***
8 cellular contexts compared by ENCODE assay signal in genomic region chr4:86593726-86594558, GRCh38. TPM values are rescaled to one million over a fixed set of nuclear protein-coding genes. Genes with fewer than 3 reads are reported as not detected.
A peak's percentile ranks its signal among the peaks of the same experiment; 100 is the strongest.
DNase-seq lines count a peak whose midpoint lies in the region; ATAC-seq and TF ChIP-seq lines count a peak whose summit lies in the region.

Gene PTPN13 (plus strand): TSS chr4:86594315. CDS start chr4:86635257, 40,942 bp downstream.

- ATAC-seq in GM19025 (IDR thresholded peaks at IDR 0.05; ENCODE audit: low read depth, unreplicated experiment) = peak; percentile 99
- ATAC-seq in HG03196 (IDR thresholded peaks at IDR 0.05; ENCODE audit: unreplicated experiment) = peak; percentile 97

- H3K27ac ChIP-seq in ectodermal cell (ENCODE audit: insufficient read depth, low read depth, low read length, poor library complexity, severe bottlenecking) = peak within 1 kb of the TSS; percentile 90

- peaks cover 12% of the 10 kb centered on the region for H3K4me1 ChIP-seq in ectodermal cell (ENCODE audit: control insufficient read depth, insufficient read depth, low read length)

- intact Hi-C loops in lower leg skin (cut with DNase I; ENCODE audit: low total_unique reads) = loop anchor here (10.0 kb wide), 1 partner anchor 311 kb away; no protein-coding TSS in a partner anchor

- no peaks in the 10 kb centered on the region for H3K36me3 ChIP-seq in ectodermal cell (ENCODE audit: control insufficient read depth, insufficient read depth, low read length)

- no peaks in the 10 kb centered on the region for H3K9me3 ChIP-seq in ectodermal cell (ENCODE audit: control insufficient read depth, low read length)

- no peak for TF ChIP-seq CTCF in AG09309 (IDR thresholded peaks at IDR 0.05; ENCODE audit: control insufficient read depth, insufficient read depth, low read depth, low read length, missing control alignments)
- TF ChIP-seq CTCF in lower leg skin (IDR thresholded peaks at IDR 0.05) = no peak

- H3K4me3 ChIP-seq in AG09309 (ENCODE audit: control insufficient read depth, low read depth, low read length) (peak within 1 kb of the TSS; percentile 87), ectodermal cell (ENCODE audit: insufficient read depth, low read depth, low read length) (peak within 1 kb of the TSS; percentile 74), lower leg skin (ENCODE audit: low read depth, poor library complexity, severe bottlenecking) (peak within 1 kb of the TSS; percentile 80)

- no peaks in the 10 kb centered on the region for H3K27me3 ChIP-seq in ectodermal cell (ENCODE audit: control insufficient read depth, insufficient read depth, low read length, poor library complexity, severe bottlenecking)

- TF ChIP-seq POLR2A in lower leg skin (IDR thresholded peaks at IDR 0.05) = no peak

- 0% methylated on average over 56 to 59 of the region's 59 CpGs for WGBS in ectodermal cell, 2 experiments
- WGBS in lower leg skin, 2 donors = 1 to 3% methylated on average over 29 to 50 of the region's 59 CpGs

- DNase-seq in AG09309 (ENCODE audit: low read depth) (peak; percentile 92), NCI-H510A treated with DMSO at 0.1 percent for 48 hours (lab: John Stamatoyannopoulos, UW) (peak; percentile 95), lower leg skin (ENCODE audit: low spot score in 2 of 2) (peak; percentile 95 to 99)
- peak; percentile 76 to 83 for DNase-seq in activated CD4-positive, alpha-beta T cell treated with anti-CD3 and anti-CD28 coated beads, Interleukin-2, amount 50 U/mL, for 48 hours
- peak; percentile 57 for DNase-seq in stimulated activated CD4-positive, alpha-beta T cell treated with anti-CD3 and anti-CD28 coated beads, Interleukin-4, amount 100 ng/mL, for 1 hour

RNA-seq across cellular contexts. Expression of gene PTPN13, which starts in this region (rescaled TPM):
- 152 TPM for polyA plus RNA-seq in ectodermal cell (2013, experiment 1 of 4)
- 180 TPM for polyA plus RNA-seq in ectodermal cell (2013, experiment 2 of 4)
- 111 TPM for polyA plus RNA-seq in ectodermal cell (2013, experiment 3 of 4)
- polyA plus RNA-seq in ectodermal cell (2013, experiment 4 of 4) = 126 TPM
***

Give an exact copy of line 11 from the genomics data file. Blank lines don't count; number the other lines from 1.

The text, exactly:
- no peaks in the 10 kb centered on the region for H3K9me3 ChIP-seq in ectodermal cell (ENCODE audit: control insufficient read depth, low read length)